If you want to pursue a life doing something that you’re truly passionate about, then freelancing is a good decision. However, it’s not as easy as it seems to be a freelance worker. Among challenges like keeping yourself motivated, and avoiding procrastination, you’ll also need to think about how you’re going to keep your finances in check.
Remember, as a freelancer; you’re also a sole proprietor – which makes you a small business owner. As such, you need to make sure that your business is a sustainable operation that can help you to pay the bills. To do that, you’re going to need a budget and the right attitude towards your personal finances. These quick tips will help.
1. Avoid Burying Your Head in the Sand
As a freelancer, you probably don’t want to worry about money. Instead, you want to focus on doing what you love, and working on what you’re good at. However, the unfortunate truth is that you need to be aware of your finances at all times – even if you don’t like it. The more you understand about your incoming and outgoing cash flow, the easier it will be to make the right decisions about your financial future, and how you’re going to invest in your business.
The good news is that there are tools available online to help you with managing your finances, like QuickBooks and Xero, so you can avoid confusing yourself with endless notes and spreadsheets.
2. Plan for Business Ups and Downs
Often, freelancing is a feast or famine situation for many professionals. There will be times when you can barely cope with the amount of work that you have to handle each week. However, there will also be months when you’re barely earning anything at all. Ultimately, you’re going to need to have a way of balancing your earnings out over the course of the year.
During the months when you earn more than usual, focus on putting extra cash aside for your future. This will give you an emergency cash fund that you can tap into when you’re not earning as well as usual. As time goes by and you learn more about the seasonal dips in your sales, you’ll be able to make sure that you’re more prepared. You can even arrange vacations during the times of the year when you’re less likely to be busy.
3. Get to Grips with Taxes
As a standard employee, you would probably have your taxes taken out of your paycheck before you have a chance to worry about them. However, as a freelancer, you’re going to need to deal with that part of your finances for yourself. Make sure that you’re depositing a portion of your incoming cash (usually 20% or more) into a separate savings account whenever you earn something from your business. This will ensure that you don’t end up in a difficult position when tax season rolls around.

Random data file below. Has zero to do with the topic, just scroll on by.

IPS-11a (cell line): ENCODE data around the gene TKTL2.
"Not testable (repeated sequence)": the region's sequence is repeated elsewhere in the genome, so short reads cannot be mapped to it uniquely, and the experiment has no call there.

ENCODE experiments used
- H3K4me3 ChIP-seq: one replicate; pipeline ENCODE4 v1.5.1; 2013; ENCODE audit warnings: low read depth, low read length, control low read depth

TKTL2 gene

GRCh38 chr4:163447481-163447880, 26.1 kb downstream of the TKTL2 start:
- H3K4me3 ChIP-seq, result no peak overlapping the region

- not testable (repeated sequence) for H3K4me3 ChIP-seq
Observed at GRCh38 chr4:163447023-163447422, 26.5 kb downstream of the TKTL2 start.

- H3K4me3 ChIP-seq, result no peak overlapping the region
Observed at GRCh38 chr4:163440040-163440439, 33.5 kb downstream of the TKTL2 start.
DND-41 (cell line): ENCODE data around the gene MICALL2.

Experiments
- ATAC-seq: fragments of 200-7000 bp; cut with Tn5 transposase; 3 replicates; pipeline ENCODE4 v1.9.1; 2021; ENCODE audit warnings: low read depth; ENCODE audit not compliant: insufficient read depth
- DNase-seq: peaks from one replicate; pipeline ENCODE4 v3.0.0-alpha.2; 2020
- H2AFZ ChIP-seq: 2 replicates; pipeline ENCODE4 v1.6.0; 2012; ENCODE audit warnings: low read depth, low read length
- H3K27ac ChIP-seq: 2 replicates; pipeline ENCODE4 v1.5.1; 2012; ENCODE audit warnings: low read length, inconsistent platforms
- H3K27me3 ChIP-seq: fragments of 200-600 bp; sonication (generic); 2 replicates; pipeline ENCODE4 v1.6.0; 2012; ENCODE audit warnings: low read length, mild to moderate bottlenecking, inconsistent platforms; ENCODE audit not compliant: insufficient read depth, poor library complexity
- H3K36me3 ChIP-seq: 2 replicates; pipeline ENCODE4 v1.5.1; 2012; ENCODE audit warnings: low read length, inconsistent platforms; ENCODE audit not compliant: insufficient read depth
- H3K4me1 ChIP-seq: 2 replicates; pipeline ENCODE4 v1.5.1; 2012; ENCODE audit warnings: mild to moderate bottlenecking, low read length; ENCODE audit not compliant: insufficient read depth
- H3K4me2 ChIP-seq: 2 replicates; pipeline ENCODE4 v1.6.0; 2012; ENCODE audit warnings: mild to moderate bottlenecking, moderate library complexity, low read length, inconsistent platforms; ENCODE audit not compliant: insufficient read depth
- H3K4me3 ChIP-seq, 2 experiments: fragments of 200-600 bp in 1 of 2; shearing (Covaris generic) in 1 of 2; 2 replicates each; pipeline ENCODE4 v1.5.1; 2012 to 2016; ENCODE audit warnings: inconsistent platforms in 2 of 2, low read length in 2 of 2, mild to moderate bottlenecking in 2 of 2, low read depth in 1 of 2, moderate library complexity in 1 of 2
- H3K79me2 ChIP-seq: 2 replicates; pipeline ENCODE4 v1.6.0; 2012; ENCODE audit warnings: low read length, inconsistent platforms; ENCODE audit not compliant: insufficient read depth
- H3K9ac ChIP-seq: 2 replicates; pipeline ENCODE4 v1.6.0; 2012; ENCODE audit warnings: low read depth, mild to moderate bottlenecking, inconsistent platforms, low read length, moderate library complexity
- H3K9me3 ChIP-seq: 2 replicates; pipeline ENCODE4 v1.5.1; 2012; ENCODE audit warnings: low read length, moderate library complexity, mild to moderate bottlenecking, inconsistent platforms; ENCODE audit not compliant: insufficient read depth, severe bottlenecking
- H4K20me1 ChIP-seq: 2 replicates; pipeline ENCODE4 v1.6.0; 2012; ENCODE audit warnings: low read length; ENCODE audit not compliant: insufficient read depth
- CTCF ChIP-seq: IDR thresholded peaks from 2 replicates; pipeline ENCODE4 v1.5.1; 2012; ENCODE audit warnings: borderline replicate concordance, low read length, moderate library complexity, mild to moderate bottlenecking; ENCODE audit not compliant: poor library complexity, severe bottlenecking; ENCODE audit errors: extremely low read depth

If the whole concept of taxes confuses you, then it’s probably a good idea to work with an accountant or professional bookkeeper as well. Although this means spending some extra money, it can save you a lot of cash on deductible expenses too.
4. Track Everything
For both tax purposes, and the sake of your own state of mind, you’re going to need to keep track of everything that comes into your business, and everything that goes out. Start by getting separate business and personal bank accounts, so you don’t get confused. This will make it easier to understand exactly how much you’re spending on your company each month. It will also mean that your accountant has an easier time finding things to use as tax write-offs.
Tracking all of your expenses will also give you a visual representation of your spending habits as you move through the year, so you can highlight areas where you might be wasting too much cash. You’ll even be able to see where you need to get extra money in the form of a business loan to invest in new opportunities.
5. Look After your Future
Finally, remember that when you pay yourself as a freelancer, no-one is paying towards your future retirement fund for you. With that in mind, it’s important to ensure that you’re putting extra cash away for the years to come. Whenever you pay yourself each month, set up an automatic bank transfer that puts some of your earnings into a retirement fund for your family and yourself.
It’s also worth putting some extra money away into an emergency savings fund, just in case. After all, you’ll never know when a lost client or a problem with your work could leave you struggling with money as a freelancer.